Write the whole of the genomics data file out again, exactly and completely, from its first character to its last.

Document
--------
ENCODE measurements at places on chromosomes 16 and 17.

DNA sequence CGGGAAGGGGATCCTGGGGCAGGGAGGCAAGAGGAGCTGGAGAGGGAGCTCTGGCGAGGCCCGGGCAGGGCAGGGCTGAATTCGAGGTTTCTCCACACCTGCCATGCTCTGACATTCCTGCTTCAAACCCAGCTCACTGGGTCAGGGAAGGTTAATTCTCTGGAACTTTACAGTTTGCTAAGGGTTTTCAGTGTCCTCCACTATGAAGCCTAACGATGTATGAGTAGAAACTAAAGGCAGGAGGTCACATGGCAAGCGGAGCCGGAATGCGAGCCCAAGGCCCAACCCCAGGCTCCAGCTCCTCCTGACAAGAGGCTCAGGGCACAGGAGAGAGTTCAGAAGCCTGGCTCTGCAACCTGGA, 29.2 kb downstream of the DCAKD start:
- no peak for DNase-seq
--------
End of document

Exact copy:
ENCODE measurements at places on chromosomes 16 and 17.

DNA sequence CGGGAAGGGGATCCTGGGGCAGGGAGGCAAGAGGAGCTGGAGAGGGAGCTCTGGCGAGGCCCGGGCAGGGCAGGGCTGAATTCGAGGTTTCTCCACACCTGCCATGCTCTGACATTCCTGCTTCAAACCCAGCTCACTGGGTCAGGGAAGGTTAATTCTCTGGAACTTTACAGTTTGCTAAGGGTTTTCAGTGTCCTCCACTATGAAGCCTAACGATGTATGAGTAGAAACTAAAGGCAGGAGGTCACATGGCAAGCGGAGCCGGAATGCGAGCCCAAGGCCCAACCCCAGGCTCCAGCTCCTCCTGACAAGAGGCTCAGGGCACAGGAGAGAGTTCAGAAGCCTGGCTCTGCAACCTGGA, 29.2 kb downstream of the DCAKD start:
- no peak for DNase-seq